A little after five, we picked up some drive thru for dinner and brought it back to the picnic tables, knowing we wouldn't have to share the space with anyone. It was here that we met Calvin, another red tabby who was clearly Hobbes' brother, who joined us at the picnic table and was rewarded with bits of chicken from each of us. His visit was cut a little short, however; about 10 minutes into his visit, he spotted two dogs running loose on the property and high-tailed it back to his hiding spot near the gift shop (these dogs were clearly frequent visitors; we encountered them later that evening, running up and down the covered bridge structure and hassling Hobbes, who was irritated but didn't seem especially concerned with their presence).

We waited until it got dark and the lights were turned on and then went back to re-explore the garden in that context. If anything, it's even more magical in the evening with all the lights; it's more mysterious and more surreal, and you really feel like you're in another world, and not on a couple of acres of swampy land in rural Georgia. We revisited every inch of the property, especially the covered bridge feature that intermingles original work from Finster and some of his favorite pieces that were sent to him by friends and fans (he would often note who made the piece, along with their address and phone number and when they had sent it to him). As we were winding up our evening visit, we again encountered Hobbes, who followed us back to the Airbnb and made himself at home for an hour or so before being asked to be let back out to continue his nighttime patrol.

I fell asleep early with the window open and the distant sound of the repeating video about Finster that could occasionally be heard above the white noise of the crickets, but I woke up around 3 and couldn't go back to sleep. After reading for a while, I decided to go take a solo walk around the property around 4. I first went to the covered bridge and watched the Finster biographical video all the way through, then I took pictures of the names and contact information for all the people who had sent Finster a painting or a drawing that he hung up next to his work, with the vague idea that I might see what has become of them. It was so quiet and so serene; it's worth the price of the Airbnb just to be able to have the experience of being all alone late at night surrounded by the spirit of the artist.

I encountered Hobbes bossing his brother Calvin around while I was on the way back to the Airbnb, but he abandoned his territorial enforcement when he saw me and followed me back to the house, where he again invited himself inside for a few minutes of belly scratching and purring. I went back to bed to read some more after he left, but I never really got back to sleep.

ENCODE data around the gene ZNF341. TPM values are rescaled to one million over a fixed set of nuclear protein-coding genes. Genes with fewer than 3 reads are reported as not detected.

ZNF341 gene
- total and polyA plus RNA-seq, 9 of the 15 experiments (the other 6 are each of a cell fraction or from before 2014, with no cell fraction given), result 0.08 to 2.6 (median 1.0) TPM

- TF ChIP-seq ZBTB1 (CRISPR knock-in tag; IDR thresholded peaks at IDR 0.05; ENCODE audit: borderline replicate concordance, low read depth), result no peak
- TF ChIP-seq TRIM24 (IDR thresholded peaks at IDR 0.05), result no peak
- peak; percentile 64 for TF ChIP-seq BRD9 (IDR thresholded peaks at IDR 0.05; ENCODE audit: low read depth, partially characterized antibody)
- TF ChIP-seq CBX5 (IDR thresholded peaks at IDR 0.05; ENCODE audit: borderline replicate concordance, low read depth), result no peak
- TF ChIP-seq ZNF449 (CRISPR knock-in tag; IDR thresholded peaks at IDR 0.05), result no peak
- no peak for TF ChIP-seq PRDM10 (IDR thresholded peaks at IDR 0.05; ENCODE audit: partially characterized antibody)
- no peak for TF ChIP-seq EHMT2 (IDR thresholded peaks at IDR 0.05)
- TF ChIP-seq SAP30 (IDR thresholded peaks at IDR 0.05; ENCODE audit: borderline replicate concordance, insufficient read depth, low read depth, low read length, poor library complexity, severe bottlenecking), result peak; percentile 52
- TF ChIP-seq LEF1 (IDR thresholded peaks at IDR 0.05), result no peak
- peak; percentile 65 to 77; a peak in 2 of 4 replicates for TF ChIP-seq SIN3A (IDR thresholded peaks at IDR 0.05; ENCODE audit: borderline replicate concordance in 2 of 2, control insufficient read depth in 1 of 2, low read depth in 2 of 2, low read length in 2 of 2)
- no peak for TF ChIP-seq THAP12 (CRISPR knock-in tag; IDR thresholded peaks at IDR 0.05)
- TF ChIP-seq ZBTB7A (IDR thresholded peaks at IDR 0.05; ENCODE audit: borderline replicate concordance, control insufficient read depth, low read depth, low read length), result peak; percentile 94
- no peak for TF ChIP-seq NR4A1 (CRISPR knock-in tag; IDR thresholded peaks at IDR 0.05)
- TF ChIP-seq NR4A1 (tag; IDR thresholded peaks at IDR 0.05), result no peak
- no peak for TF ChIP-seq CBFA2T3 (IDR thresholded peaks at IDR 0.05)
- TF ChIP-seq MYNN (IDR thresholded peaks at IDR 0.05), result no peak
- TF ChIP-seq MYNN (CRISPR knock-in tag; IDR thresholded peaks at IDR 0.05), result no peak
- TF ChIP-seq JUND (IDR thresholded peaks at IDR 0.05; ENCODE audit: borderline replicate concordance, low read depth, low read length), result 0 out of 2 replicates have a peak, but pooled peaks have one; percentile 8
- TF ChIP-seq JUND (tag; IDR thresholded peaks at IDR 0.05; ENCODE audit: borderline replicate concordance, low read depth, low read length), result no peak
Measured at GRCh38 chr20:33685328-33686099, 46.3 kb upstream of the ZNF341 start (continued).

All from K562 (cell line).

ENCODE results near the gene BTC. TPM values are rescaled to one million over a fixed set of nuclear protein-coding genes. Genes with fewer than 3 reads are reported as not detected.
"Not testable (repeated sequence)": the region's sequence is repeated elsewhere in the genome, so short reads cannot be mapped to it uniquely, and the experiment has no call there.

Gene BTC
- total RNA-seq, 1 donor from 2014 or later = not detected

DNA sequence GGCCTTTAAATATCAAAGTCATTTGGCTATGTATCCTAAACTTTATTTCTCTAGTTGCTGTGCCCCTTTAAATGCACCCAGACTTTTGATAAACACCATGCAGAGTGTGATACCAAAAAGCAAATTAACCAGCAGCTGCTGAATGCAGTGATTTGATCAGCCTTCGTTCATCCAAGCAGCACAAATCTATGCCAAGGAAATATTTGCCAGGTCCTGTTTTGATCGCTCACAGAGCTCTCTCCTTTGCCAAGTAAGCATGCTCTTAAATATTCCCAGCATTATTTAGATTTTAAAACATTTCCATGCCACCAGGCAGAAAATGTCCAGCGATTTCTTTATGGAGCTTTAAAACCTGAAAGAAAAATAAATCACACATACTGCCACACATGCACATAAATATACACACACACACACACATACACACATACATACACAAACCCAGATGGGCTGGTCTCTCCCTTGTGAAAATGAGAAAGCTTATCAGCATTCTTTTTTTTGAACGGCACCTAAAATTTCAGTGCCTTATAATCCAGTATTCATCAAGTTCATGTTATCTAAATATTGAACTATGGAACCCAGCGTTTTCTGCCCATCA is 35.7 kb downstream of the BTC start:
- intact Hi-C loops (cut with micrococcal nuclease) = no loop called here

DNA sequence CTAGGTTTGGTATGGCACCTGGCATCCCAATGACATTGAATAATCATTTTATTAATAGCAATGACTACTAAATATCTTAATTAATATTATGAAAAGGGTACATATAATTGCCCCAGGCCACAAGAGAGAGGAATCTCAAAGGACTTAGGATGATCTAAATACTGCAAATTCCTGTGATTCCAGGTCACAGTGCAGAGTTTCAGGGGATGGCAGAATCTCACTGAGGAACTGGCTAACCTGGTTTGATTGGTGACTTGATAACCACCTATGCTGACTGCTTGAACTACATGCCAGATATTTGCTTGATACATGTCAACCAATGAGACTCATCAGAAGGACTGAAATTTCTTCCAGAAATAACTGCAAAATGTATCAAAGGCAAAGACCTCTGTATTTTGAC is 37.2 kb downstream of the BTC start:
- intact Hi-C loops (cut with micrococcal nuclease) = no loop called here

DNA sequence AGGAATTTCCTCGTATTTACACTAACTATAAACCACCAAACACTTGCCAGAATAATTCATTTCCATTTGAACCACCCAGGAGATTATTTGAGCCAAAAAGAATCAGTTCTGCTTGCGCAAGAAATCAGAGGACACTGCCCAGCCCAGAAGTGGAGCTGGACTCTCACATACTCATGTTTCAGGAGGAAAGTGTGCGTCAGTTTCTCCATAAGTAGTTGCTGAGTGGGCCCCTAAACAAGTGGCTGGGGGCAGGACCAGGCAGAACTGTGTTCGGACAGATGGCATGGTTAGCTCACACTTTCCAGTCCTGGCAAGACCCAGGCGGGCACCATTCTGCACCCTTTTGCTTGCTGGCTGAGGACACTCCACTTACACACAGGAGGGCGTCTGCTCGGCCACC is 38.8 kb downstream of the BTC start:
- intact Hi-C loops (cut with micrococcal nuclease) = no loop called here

We left the next morning at 10 to head back to Atlanta, and I finally got a couple hours of sleep once we got back home. When Julie suggested doing this, I was afraid there wouldn't be enough to do even if we just stayed one night, but I'd seriously consider going back for a long weekend at some point now. This was easily one of the most interesting and meaningful experiences we've had while living in Georgia.

On Tuesday night we had another surprise from Will: we got tickets to a Braves NCLS watch party that was held at the Braves stadium (which is now called Truist but which we still think of as SunTrust).

We've been very conservative about Covid precautions—more conservative than anyone else we know, especially any families with kids—so we were a little hesitant at first. But the guidelines—everyone must wear masks except when eating or drinking, very limited attendance, contactless tickets and concessions, hand sanitizing stations everywhere, etc.—made us feel better about this being an experience where we could keep safe.

What really sold it, however, was the option to buy a pod for our family group—not only were the pods 8x10 with 16 feet of space between each pod, they were also on the actual field, which added significantly to the coolness factor (we've walked around the warning track on the field a few times for the Scouts parade and for the Kids Run the Bases event that they normally do every Sunday home game, but we've never actually been on the field). We ended up getting a pod on the edge of right field, a few yards behind first base in the outfield.

It was a really fun night. I felt very safe even though we did see a few people who took off their masks before they got to the pods, and Will was completely surprised—he wasn't even aware that these watch parties existed, and even as we were pulling into the Delta parking deck, he was trying to figure out what we could be doing, because it couldn't possibly be anything to do with the Braves. It also helped that the Braves dominated for most of the game, and although there were some scary moments in the ninth inning, they came away with a 8-7 win and took a 2-0 lead in the series.

There's still a long way to go before they get to the World Series, but if they do, we'll definitely do this again for at least one of those games. Given how unique and how much fun that was, I'd even consider doing this for away games next year if they continued to offer this as a possibility when we are (hopefully) back to a post-Covid world.